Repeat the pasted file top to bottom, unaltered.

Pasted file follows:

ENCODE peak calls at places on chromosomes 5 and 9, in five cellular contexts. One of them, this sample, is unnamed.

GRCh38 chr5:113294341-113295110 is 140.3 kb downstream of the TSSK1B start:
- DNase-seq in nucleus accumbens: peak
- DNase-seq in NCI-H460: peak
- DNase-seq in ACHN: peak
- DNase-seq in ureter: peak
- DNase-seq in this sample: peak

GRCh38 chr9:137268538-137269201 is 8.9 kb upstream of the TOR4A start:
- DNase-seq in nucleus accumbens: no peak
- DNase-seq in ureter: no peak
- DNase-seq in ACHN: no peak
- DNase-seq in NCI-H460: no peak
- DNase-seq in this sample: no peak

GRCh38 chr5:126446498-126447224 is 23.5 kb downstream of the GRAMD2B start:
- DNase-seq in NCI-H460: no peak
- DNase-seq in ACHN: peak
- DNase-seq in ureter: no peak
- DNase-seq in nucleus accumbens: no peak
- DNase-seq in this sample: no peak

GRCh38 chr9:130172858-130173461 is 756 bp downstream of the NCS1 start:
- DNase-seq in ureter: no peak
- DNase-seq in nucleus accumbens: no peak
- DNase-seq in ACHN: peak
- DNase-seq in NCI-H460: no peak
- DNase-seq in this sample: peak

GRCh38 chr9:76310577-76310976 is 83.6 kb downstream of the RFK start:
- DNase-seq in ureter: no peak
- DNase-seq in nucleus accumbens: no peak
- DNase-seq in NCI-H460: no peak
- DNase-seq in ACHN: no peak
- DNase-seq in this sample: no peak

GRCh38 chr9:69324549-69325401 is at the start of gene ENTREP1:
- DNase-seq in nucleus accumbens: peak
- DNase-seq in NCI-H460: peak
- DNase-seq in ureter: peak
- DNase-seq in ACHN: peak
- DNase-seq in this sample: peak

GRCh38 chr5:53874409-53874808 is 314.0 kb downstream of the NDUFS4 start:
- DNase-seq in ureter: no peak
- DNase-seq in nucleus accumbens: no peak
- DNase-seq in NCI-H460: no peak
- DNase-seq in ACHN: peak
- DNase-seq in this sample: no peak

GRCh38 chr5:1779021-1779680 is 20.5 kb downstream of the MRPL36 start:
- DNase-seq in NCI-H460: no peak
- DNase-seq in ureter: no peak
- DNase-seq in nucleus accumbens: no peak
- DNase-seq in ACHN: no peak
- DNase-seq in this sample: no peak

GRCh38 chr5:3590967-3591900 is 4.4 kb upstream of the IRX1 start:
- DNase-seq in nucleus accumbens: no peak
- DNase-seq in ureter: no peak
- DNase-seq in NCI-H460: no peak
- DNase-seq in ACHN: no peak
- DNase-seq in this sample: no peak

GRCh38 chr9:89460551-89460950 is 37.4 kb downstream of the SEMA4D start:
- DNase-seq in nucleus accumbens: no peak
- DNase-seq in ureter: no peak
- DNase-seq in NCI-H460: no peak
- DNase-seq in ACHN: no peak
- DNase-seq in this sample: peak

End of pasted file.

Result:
ENCODE peak calls at places on chromosomes 5 and 9, in five cellular contexts. One of them, this sample, is unnamed.

GRCh38 chr5:113294341-113295110 is 140.3 kb downstream of the TSSK1B start:
- DNase-seq in nucleus accumbens: peak
- DNase-seq in NCI-H460: peak
- DNase-seq in ACHN: peak
- DNase-seq in ureter: peak
- DNase-seq in this sample: peak

GRCh38 chr9:137268538-137269201 is 8.9 kb upstream of the TOR4A start:
- DNase-seq in nucleus accumbens: no peak
- DNase-seq in ureter: no peak
- DNase-seq in ACHN: no peak
- DNase-seq in NCI-H460: no peak
- DNase-seq in this sample: no peak

GRCh38 chr5:126446498-126447224 is 23.5 kb downstream of the GRAMD2B start:
- DNase-seq in NCI-H460: no peak
- DNase-seq in ACHN: peak
- DNase-seq in ureter: no peak
- DNase-seq in nucleus accumbens: no peak
- DNase-seq in this sample: no peak

GRCh38 chr9:130172858-130173461 is 756 bp downstream of the NCS1 start:
- DNase-seq in ureter: no peak
- DNase-seq in nucleus accumbens: no peak
- DNase-seq in ACHN: peak
- DNase-seq in NCI-H460: no peak
- DNase-seq in this sample: peak

GRCh38 chr9:76310577-76310976 is 83.6 kb downstream of the RFK start:
- DNase-seq in ureter: no peak
- DNase-seq in nucleus accumbens: no peak
- DNase-seq in NCI-H460: no peak
- DNase-seq in ACHN: no peak
- DNase-seq in this sample: no peak

GRCh38 chr9:69324549-69325401 is at the start of gene ENTREP1:
- DNase-seq in nucleus accumbens: peak
- DNase-seq in NCI-H460: peak
- DNase-seq in ureter: peak
- DNase-seq in ACHN: peak
- DNase-seq in this sample: peak

GRCh38 chr5:53874409-53874808 is 314.0 kb downstream of the NDUFS4 start:
- DNase-seq in ureter: no peak
- DNase-seq in nucleus accumbens: no peak
- DNase-seq in NCI-H460: no peak
- DNase-seq in ACHN: peak
- DNase-seq in this sample: no peak

GRCh38 chr5:1779021-1779680 is 20.5 kb downstream of the MRPL36 start:
- DNase-seq in NCI-H460: no peak
- DNase-seq in ureter: no peak
- DNase-seq in nucleus accumbens: no peak
- DNase-seq in ACHN: no peak
- DNase-seq in this sample: no peak

GRCh38 chr5:3590967-3591900 is 4.4 kb upstream of the IRX1 start:
- DNase-seq in nucleus accumbens: no peak
- DNase-seq in ureter: no peak
- DNase-seq in NCI-H460: no peak
- DNase-seq in ACHN: no peak
- DNase-seq in this sample: no peak

GRCh38 chr9:89460551-89460950 is 37.4 kb downstream of the SEMA4D start:
- DNase-seq in nucleus accumbens: no peak
- DNase-seq in ureter: no peak
- DNase-seq in NCI-H460: no peak
- DNase-seq in ACHN: no peak
- DNase-seq in this sample: peak